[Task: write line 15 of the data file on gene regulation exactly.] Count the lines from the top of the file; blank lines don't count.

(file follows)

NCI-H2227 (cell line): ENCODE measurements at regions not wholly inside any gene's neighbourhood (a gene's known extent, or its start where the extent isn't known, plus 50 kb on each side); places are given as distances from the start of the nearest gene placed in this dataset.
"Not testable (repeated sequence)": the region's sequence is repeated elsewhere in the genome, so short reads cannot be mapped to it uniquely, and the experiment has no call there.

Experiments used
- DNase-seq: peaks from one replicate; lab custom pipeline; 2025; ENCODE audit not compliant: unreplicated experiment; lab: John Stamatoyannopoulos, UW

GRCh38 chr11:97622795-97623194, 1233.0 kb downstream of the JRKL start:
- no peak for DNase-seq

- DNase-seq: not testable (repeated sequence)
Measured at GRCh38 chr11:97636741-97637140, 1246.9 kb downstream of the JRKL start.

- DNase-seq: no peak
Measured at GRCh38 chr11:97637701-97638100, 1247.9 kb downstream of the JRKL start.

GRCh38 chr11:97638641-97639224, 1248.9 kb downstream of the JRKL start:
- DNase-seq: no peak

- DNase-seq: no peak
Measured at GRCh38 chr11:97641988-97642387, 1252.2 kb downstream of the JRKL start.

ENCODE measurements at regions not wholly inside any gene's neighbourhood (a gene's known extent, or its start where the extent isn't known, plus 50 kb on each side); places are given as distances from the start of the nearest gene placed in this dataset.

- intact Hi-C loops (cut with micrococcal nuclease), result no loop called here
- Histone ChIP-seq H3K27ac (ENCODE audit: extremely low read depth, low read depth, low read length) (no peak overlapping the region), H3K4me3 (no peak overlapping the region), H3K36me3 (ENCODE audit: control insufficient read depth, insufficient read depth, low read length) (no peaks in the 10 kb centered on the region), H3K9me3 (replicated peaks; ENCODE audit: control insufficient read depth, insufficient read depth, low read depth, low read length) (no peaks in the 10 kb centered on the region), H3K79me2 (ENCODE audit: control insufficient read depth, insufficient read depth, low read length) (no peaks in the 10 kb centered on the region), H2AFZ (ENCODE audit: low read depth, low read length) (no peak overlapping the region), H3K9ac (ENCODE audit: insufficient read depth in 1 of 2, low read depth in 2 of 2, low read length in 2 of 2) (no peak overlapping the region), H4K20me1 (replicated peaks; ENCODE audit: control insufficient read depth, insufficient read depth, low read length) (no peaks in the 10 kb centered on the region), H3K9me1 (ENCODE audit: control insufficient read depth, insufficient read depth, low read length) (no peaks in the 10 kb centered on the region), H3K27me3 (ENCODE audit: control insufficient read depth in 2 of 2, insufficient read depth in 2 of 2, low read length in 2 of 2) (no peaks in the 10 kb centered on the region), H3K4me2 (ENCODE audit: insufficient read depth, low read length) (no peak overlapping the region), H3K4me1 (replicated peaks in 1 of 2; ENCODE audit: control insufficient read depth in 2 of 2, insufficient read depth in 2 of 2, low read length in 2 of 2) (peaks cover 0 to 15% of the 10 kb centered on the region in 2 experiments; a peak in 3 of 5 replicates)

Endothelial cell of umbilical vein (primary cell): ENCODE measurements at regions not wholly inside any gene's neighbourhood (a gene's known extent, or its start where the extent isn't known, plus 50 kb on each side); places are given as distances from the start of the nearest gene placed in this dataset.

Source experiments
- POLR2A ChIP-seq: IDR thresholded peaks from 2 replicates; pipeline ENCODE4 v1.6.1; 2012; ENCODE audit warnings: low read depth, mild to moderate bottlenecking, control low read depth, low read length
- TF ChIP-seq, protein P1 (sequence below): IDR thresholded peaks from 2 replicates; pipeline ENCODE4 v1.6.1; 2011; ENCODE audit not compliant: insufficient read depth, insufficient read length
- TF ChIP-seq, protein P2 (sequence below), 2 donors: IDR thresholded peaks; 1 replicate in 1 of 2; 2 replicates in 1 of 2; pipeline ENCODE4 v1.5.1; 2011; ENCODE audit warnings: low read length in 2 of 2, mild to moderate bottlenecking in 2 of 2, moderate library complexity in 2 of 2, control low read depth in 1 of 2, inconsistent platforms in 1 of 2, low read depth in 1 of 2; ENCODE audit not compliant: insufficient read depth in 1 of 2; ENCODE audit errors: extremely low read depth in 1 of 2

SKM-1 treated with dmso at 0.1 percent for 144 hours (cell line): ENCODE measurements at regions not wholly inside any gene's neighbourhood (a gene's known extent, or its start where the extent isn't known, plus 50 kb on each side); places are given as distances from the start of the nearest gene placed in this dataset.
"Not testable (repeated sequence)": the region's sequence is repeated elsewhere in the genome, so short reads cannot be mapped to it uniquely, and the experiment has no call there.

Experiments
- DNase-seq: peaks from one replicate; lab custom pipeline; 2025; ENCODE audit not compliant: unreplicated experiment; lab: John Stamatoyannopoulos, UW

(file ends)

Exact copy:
ENCODE measurements at regions not wholly inside any gene's neighbourhood (a gene's known extent, or its start where the extent isn't known, plus 50 kb on each side); places are given as distances from the start of the nearest gene placed in this dataset.